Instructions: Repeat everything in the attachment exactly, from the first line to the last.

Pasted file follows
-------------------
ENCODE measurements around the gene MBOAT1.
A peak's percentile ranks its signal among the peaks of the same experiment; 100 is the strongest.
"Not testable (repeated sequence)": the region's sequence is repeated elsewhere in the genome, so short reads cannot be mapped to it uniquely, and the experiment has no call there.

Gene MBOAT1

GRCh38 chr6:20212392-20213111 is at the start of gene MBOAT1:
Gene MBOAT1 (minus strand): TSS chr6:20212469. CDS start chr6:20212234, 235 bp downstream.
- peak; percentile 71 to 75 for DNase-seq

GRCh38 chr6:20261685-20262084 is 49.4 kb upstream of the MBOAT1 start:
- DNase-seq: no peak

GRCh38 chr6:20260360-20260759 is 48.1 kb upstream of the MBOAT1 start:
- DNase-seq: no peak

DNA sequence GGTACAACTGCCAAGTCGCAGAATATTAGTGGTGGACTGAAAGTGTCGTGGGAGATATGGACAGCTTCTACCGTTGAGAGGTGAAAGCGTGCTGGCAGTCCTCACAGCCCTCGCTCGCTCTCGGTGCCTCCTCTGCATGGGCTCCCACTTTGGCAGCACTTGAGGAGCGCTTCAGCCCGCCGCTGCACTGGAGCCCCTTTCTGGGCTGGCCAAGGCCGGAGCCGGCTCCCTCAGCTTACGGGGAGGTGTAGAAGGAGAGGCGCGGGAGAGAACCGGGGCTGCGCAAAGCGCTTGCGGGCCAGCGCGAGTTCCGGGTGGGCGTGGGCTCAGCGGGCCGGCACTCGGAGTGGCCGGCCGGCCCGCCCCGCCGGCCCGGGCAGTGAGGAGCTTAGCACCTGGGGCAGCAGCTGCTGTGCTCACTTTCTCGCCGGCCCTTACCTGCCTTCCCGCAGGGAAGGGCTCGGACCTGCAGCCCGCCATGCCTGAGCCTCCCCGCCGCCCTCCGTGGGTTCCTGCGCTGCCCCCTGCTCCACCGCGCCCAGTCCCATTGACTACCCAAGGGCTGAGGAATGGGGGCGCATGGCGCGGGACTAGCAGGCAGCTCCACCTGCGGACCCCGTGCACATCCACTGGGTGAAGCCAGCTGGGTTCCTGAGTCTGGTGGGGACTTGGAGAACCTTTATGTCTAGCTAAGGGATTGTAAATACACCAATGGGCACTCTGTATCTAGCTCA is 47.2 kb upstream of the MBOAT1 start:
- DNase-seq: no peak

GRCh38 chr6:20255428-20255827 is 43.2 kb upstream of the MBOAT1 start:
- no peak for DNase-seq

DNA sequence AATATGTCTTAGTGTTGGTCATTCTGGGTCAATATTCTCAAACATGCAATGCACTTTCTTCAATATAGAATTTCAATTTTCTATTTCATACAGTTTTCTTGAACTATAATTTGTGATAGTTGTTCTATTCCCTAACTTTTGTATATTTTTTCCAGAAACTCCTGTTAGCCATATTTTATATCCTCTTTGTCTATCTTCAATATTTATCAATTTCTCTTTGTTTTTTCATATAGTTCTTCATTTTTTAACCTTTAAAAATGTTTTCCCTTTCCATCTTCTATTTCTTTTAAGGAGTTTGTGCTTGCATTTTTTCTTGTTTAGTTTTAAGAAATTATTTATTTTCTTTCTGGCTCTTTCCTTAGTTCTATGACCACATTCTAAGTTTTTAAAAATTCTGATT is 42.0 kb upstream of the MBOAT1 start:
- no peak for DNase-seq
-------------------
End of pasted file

ENCODE measurements around the gene MBOAT1.
A peak's percentile ranks its signal among the peaks of the same experiment; 100 is the strongest.
"Not testable (repeated sequence)": the region's sequence is repeated elsewhere in the genome, so short reads cannot be mapped to it uniquely, and the experiment has no call there.

Gene MBOAT1

GRCh38 chr6:20212392-20213111 is at the start of gene MBOAT1:
Gene MBOAT1 (minus strand): TSS chr6:20212469. CDS start chr6:20212234, 235 bp downstream.
- peak; percentile 71 to 75 for DNase-seq

GRCh38 chr6:20261685-20262084 is 49.4 kb upstream of the MBOAT1 start:
- DNase-seq: no peak

GRCh38 chr6:20260360-20260759 is 48.1 kb upstream of the MBOAT1 start:
- DNase-seq: no peak

DNA sequence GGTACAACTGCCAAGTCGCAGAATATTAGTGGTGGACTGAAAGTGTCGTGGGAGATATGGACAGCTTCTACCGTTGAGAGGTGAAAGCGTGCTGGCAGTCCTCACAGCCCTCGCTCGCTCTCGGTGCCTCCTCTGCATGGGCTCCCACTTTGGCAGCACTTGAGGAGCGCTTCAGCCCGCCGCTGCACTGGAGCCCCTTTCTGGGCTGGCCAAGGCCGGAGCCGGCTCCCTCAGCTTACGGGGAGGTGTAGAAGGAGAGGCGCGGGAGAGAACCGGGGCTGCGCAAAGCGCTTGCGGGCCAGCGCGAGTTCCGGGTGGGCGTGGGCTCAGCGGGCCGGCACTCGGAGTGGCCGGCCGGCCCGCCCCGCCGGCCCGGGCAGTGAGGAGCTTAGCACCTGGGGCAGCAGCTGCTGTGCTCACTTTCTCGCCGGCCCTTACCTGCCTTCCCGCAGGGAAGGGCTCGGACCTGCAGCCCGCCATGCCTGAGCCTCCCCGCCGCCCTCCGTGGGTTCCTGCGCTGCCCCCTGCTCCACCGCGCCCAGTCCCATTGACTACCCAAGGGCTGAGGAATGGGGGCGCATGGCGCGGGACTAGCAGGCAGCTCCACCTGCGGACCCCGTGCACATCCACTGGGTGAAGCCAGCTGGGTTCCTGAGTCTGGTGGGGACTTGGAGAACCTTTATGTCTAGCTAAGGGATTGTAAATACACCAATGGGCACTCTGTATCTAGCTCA is 47.2 kb upstream of the MBOAT1 start:
- DNase-seq: no peak

GRCh38 chr6:20255428-20255827 is 43.2 kb upstream of the MBOAT1 start:
- no peak for DNase-seq

DNA sequence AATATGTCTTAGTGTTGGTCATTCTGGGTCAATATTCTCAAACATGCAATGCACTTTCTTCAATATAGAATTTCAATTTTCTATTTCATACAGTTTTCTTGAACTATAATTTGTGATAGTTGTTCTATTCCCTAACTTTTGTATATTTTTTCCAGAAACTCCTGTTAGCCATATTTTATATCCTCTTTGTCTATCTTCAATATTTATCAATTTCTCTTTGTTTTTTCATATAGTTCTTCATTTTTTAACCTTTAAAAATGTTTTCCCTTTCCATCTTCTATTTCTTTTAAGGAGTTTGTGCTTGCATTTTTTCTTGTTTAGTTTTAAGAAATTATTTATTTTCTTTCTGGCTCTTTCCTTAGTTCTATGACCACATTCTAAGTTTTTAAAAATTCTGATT is 42.0 kb upstream of the MBOAT1 start:
- no peak for DNase-seq